On Wednesday 9 October, on what was the Western Front just over a century ago, two Unknown Soldiers of The Royal Fusiliers (City of London Regiment) killed during the Great War were finally laid to rest with full military honours.
The ceremony took place at the Commonwealth War Graves Commission’s (CWGC) New Irish Farm Cemetery, near Ypres, Belgium and was conducted by Father Patrick O’Driscoll, Chaplain to 1st Battalion The Royal Regiment of Fusiliers.
Father O’Driscoll said:
To forget a human being is to say we want to be forgotten. Even though we do not know these two men by name, it is our duty and privilege to remember and learn from their human sacrifice on the battlefield. And even though time separates us, we place these men in this blessed and consecrated ground so as to always remember them and thank them for what they did for their and our generation and that in remembering their humanity they can rest here in dignity and peace, so that we can live in that way for what they died for.
The service was organised by the MOD’s Joint Casualty and Compassionate Centre (JCCC), also known as the ‘MOD War Detectives’.
Rosie Barron, JCCC said:
It has been an honour to work with The Royal Regiment of Fusiliers to organise this burial service. We have worked hard to try to identify these men, but unfortunately today they have been buried as unknown soldiers. Despite this, their sacrifice will not be forgotten, and they have been buried with full military honours.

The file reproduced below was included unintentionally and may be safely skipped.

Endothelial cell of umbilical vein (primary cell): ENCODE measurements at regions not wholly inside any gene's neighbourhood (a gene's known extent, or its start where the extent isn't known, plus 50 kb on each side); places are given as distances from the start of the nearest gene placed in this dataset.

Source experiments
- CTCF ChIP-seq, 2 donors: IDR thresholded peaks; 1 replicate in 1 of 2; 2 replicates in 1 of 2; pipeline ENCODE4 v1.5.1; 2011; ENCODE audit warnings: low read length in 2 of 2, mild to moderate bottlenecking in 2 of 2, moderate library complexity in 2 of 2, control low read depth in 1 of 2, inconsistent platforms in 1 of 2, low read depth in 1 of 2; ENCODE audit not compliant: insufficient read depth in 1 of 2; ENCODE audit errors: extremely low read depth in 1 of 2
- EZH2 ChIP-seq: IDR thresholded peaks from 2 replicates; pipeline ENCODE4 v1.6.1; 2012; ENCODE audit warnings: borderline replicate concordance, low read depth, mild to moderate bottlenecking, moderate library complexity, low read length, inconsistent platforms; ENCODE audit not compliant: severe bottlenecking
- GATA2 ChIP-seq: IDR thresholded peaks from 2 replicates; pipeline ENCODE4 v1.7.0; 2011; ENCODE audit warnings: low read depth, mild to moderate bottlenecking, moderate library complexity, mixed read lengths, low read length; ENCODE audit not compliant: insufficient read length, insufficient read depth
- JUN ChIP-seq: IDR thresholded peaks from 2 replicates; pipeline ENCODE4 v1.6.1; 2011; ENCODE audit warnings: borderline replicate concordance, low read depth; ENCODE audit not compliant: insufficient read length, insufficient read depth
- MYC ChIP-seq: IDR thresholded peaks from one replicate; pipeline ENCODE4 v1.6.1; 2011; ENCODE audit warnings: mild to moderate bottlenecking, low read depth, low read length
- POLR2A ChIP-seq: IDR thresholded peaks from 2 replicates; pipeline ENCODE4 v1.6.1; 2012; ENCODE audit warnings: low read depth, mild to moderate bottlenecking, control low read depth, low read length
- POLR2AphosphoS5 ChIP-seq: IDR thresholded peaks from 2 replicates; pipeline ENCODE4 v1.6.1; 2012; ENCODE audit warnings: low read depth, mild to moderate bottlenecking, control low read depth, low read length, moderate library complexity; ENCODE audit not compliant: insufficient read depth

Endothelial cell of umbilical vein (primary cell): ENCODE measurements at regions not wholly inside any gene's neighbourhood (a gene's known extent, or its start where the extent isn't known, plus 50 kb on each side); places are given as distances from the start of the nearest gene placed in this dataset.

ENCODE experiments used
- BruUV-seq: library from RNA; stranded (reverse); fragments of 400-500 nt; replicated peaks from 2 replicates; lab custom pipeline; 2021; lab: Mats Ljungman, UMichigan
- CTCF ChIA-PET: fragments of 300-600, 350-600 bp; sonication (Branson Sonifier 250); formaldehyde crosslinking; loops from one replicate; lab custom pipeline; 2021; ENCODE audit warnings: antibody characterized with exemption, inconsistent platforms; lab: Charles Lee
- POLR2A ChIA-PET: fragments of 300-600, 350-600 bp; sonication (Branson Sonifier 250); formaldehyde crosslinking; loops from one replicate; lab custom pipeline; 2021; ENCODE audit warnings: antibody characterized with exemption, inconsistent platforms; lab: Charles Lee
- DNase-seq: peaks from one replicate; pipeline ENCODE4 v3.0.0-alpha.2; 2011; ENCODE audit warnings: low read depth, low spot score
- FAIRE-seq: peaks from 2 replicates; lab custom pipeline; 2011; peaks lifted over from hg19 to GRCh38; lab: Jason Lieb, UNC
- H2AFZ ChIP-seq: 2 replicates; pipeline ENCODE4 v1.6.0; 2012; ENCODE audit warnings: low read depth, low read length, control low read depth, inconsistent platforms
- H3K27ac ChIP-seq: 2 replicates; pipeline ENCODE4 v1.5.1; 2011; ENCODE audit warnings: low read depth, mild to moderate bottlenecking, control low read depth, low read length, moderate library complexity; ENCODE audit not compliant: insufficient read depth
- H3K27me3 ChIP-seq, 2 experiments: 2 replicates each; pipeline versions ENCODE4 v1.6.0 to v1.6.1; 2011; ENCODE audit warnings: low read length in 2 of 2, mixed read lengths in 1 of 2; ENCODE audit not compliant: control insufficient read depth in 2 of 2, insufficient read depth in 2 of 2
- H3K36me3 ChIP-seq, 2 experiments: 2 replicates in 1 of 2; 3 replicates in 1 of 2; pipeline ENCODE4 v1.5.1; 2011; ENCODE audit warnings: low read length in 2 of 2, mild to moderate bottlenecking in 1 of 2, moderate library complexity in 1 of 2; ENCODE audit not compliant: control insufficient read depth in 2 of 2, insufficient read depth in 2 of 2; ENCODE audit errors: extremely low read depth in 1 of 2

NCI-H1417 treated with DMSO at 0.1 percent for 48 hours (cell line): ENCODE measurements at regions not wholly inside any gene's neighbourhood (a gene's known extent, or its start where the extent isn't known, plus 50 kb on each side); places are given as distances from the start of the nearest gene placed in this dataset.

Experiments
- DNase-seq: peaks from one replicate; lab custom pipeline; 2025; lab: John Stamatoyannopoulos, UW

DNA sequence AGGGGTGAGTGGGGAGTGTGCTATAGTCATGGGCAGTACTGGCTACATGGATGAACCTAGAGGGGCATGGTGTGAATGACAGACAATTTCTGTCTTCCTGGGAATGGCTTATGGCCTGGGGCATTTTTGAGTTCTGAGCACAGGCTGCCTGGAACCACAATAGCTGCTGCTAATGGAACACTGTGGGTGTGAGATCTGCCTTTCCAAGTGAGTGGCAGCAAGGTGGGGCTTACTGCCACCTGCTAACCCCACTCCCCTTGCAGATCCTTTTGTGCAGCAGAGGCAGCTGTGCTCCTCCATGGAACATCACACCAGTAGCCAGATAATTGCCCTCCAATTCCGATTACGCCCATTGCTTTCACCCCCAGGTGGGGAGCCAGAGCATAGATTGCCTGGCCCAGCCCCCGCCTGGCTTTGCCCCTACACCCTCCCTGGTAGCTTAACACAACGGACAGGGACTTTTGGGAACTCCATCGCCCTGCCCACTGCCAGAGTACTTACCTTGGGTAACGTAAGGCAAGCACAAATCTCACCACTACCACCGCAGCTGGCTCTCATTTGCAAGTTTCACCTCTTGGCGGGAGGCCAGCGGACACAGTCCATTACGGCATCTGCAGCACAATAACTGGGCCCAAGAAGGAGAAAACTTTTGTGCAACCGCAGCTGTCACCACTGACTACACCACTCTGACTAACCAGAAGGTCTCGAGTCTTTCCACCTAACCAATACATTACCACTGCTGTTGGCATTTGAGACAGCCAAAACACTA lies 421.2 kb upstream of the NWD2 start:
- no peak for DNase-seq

The remains of these two soldiers were found alongside twenty-two others during ground work at an industrial development at Briekestraat, just north of Ypres. The location, thought to be the original Irish Farm, is an original wartime cemetery created by 1st Battalion The Royal Fusiliers under war conditions. Until the discovery, it was believed that all those buried there had been transferred to the New Irish Farm Cemetery, some 300 metres away, after the war.
Nineteen of the twenty-four soldiers found were buried with full military honours on 28 September 2017. Five were not buried at the time as it was thought that they may be identifiable. This included the two Fusiliers.
Further research carried out by the JCCC War Detectives showed that they most likely died between May and September 1915 and that they were most likely soldiers of 1st Battalion The Royal Fusiliers (City of London Regiment). This pointed to four London soldiers who were all killed in June 1915 and who are commemorated on the Menin Gate.
DNA testing was carried out with the surviving families of the four potential candidates, but sadly all proved to be negative. The decision has therefore now been taken to provide a final resting place for these two Fusiliers as Unknown Soldiers of The Royal Fusiliers (City of London Regiment).
The burial service was supported by current soldiers of 1st Battalion The Royal Regiment of Fusiliers, who supplied two bearer parties and a firing party for the ceremony.
Of the remaining three soldiers, two are known to have been from The Essex Regiment. They will be buried in New Irish Farm Cemetery on 5 November 2019.
The graves will now be marked by headstones provided by the CWGC.
Christine Connerty, CWGC said:
Although it has not been possible to identify these two Royal Fusiliers by name, we are honoured to lay them to rest with respect and dignity alongside their comrades at the Commonwealth War Graves Commission’s New Irish Farm Cemetery. We proudly mark their graves, ensuring that their service and sacrifice will not be forgotten. The Commission will care for them, together with all of those who served and fell, in perpetuity.